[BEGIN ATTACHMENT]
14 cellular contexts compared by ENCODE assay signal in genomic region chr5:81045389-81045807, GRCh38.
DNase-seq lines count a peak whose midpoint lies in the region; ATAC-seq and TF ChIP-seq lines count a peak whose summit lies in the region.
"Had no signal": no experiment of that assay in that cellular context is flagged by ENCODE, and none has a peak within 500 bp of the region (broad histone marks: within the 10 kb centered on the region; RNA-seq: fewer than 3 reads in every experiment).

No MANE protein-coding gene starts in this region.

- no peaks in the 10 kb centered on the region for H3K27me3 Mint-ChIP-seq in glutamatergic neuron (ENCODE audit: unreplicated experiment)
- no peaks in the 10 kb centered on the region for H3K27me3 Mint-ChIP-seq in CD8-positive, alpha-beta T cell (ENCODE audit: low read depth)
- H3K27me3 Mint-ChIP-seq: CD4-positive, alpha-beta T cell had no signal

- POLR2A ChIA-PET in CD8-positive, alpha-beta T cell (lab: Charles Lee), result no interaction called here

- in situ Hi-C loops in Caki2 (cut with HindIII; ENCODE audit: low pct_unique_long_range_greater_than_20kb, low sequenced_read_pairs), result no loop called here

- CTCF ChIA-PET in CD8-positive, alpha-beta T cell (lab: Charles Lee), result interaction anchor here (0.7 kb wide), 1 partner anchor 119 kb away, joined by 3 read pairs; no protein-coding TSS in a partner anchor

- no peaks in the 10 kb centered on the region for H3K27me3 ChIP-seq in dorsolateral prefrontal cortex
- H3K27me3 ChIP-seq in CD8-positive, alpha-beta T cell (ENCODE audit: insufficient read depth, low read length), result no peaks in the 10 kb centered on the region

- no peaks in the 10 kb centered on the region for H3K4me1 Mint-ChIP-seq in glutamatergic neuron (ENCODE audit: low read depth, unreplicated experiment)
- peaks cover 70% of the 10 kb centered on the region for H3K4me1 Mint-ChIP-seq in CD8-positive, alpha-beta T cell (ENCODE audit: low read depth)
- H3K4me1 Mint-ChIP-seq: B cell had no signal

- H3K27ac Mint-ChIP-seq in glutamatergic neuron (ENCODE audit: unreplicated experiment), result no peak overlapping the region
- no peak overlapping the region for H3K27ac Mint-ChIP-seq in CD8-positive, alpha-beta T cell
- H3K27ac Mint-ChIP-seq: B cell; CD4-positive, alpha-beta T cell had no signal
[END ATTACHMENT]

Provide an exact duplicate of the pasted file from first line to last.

14 cellular contexts compared by ENCODE assay signal in genomic region chr5:81045389-81045807, GRCh38.
DNase-seq lines count a peak whose midpoint lies in the region; ATAC-seq and TF ChIP-seq lines count a peak whose summit lies in the region.
"Had no signal": no experiment of that assay in that cellular context is flagged by ENCODE, and none has a peak within 500 bp of the region (broad histone marks: within the 10 kb centered on the region; RNA-seq: fewer than 3 reads in every experiment).

No MANE protein-coding gene starts in this region.

- no peaks in the 10 kb centered on the region for H3K27me3 Mint-ChIP-seq in glutamatergic neuron (ENCODE audit: unreplicated experiment)
- no peaks in the 10 kb centered on the region for H3K27me3 Mint-ChIP-seq in CD8-positive, alpha-beta T cell (ENCODE audit: low read depth)
- H3K27me3 Mint-ChIP-seq: CD4-positive, alpha-beta T cell had no signal

- POLR2A ChIA-PET in CD8-positive, alpha-beta T cell (lab: Charles Lee), result no interaction called here

- in situ Hi-C loops in Caki2 (cut with HindIII; ENCODE audit: low pct_unique_long_range_greater_than_20kb, low sequenced_read_pairs), result no loop called here

- CTCF ChIA-PET in CD8-positive, alpha-beta T cell (lab: Charles Lee), result interaction anchor here (0.7 kb wide), 1 partner anchor 119 kb away, joined by 3 read pairs; no protein-coding TSS in a partner anchor

- no peaks in the 10 kb centered on the region for H3K27me3 ChIP-seq in dorsolateral prefrontal cortex
- H3K27me3 ChIP-seq in CD8-positive, alpha-beta T cell (ENCODE audit: insufficient read depth, low read length), result no peaks in the 10 kb centered on the region

- no peaks in the 10 kb centered on the region for H3K4me1 Mint-ChIP-seq in glutamatergic neuron (ENCODE audit: low read depth, unreplicated experiment)
- peaks cover 70% of the 10 kb centered on the region for H3K4me1 Mint-ChIP-seq in CD8-positive, alpha-beta T cell (ENCODE audit: low read depth)
- H3K4me1 Mint-ChIP-seq: B cell had no signal

- H3K27ac Mint-ChIP-seq in glutamatergic neuron (ENCODE audit: unreplicated experiment), result no peak overlapping the region
- no peak overlapping the region for H3K27ac Mint-ChIP-seq in CD8-positive, alpha-beta T cell
- H3K27ac Mint-ChIP-seq: B cell; CD4-positive, alpha-beta T cell had no signal